The decision for states to choose the rate approach versus the mass approach is similar to preferences for decoupling or not decoupling. That is, if my utility serves a vibrant region of economic growth, I don’t want decoupling. I don’t want my revenue held constant and decoupled from sales. I want my revenue pegged to sales. If my utility is facing declining sales for whatever reason, sure, decoupling sounds great!
Similarly, if my state is friendly to business, and I think it is going to outperform whatever the EPA uses for a baseline growth rate, I might be interested in the torturous rate method.
Measurement and Verification
One thing I must say about the CPP is that it doesn’t include any hokeyness involving the counterfactual or what would have happened without the CPP. In other words, nobody, not even the EPA, cares about why or how emissions are reduced.
However, for trading rate-based approach, the savings must be certified by measurement and verification. The problem is, this does not mesh well with today’s status quo evaluation, measurement and verification, which requires soothsayer estimates of what energy users would otherwise do – the attribution racket.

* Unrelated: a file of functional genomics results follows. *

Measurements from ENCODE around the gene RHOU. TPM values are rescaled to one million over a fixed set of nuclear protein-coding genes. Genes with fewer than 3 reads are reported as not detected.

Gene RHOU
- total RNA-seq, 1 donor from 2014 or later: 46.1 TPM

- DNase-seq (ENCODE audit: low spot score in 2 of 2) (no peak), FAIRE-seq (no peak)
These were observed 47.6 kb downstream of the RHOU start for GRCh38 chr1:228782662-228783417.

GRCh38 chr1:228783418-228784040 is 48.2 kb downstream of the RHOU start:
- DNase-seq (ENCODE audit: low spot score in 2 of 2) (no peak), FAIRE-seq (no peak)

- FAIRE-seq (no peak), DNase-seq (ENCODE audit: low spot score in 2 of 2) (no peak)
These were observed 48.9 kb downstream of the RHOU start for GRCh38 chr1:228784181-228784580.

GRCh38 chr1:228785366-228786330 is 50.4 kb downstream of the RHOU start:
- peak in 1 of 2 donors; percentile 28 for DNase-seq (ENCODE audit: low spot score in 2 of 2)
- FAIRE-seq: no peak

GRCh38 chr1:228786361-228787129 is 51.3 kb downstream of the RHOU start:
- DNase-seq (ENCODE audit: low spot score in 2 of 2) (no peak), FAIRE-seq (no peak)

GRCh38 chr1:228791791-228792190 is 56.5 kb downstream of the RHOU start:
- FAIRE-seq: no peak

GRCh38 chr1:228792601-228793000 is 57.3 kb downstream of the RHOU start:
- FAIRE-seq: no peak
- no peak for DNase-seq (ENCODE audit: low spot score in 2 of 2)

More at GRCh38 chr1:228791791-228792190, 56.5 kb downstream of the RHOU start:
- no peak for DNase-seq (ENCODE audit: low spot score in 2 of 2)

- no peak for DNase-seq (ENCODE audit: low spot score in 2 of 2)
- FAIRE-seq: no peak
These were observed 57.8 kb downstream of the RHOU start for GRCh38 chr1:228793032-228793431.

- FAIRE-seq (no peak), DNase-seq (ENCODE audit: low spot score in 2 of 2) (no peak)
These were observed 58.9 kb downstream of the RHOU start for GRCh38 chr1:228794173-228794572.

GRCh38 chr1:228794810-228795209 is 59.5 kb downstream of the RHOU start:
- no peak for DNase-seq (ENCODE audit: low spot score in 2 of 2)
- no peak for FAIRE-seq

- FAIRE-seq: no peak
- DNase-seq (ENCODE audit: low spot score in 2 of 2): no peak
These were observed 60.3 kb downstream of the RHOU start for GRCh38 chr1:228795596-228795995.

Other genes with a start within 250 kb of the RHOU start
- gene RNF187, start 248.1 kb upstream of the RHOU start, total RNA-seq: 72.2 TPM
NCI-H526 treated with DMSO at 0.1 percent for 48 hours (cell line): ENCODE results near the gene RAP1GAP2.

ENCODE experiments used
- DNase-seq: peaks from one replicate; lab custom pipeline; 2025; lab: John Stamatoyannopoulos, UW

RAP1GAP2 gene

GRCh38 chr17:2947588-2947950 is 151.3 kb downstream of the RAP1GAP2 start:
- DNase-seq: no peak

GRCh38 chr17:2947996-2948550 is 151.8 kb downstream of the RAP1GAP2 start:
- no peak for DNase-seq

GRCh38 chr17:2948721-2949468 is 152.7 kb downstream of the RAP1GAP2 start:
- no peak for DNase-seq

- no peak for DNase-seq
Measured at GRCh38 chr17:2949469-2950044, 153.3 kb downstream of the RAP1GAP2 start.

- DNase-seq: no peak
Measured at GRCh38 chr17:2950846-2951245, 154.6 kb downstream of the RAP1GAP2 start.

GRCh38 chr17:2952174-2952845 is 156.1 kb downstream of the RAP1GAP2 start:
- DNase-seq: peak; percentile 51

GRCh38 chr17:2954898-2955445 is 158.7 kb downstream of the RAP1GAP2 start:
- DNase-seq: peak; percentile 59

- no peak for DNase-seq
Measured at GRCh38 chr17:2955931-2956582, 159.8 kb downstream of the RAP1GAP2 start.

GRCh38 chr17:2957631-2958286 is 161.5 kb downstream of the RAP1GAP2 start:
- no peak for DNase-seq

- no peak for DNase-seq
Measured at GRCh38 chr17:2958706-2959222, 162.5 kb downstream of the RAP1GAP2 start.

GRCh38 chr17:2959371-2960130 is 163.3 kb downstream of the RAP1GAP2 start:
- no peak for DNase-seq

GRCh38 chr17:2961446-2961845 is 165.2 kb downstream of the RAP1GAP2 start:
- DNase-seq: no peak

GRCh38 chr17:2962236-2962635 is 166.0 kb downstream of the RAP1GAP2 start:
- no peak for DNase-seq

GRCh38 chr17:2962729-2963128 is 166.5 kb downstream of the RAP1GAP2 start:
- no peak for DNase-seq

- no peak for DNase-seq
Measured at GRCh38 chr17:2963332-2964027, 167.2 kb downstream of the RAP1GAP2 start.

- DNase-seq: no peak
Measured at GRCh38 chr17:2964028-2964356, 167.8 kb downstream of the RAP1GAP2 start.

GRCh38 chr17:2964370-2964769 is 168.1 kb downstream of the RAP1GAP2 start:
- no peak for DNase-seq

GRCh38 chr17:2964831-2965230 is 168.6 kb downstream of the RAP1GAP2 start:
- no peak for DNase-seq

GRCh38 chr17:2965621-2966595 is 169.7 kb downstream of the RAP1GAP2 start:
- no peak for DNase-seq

The physics of climate change don’t care about what would have happened.
Trashing the Status Quo
Quite possibly another good thing about the CPP is that maybe states, to reduce cost and for simplification, will align with the concrete realities of energy efficiency and the physical world. I already mentioned last week that the CPP will blow up (smithereens) the equity issue because, to least expensively comply, energy users served by “dirty power” supplies will get the attention first (see winners and losers above). Additionally, state A will pay state B for credits or allowances (winners and losers). Since this is going to happen in a major way, maybe we can trash the foolish fuel switching sacred cow.
If utilities want to get creative, they can shift their loads to customer sites, beyond the fence line of the power plant. For instance, electric water heaters powered from within the fence line could be replaced with natural gas-fired water heaters.
Last Word on M&V
Energy efficiency may not need M&V by rule for the mass option, but it would be a wise thing to do. If states are going to pour money into energy efficiency, they need to make sure they know what is happening so it shows up at the meter – or in this case, the exhaust stack.